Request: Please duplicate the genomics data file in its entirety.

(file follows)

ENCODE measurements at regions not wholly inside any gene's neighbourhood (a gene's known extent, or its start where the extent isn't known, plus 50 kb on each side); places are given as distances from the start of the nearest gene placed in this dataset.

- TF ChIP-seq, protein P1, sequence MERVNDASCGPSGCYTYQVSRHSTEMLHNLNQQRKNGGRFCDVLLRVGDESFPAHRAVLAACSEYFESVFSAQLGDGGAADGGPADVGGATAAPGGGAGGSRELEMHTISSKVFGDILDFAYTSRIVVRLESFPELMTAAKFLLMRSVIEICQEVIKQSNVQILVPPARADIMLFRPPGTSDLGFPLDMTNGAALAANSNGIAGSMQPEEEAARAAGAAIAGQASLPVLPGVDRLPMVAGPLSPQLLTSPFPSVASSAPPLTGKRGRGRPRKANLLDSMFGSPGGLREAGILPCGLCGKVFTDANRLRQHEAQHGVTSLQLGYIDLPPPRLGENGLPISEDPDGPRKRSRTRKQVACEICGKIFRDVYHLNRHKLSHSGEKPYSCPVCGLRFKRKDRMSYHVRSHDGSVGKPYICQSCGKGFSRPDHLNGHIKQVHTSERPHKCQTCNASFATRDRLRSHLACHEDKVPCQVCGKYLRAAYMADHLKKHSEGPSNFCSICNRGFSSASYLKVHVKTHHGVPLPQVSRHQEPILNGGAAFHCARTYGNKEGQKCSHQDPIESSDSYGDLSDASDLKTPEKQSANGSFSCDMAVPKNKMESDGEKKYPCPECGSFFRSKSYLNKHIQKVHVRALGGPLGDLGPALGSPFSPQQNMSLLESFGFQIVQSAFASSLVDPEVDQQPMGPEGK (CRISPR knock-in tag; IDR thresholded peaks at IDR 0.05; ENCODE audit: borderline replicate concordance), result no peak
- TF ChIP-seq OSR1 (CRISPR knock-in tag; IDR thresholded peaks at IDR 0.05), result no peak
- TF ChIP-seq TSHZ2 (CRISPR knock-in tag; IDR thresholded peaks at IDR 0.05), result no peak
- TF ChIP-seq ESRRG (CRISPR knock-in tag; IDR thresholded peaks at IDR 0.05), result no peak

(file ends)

ENCODE measurements at regions not wholly inside any gene's neighbourhood (a gene's known extent, or its start where the extent isn't known, plus 50 kb on each side); places are given as distances from the start of the nearest gene placed in this dataset.

- TF ChIP-seq, protein P1, sequence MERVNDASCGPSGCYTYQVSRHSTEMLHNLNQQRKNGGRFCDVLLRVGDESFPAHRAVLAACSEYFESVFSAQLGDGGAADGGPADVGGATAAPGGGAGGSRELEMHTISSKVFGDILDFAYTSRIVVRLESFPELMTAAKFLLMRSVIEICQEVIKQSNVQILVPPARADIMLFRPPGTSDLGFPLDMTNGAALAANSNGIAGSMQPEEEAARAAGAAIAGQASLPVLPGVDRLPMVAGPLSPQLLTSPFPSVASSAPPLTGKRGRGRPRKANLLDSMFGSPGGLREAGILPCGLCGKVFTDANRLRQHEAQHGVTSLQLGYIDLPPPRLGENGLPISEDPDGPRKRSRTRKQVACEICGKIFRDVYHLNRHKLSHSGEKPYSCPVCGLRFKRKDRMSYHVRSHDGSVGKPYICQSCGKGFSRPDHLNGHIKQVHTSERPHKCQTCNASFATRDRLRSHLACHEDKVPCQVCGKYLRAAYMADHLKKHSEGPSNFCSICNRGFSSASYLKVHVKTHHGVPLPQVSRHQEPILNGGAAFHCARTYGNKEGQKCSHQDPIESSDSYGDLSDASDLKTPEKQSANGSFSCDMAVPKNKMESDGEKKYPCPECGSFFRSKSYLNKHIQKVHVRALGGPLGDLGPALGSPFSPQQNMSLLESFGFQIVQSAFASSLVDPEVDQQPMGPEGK (CRISPR knock-in tag; IDR thresholded peaks at IDR 0.05; ENCODE audit: borderline replicate concordance), result no peak
- TF ChIP-seq OSR1 (CRISPR knock-in tag; IDR thresholded peaks at IDR 0.05), result no peak
- TF ChIP-seq TSHZ2 (CRISPR knock-in tag; IDR thresholded peaks at IDR 0.05), result no peak
- TF ChIP-seq ESRRG (CRISPR knock-in tag; IDR thresholded peaks at IDR 0.05), result no peak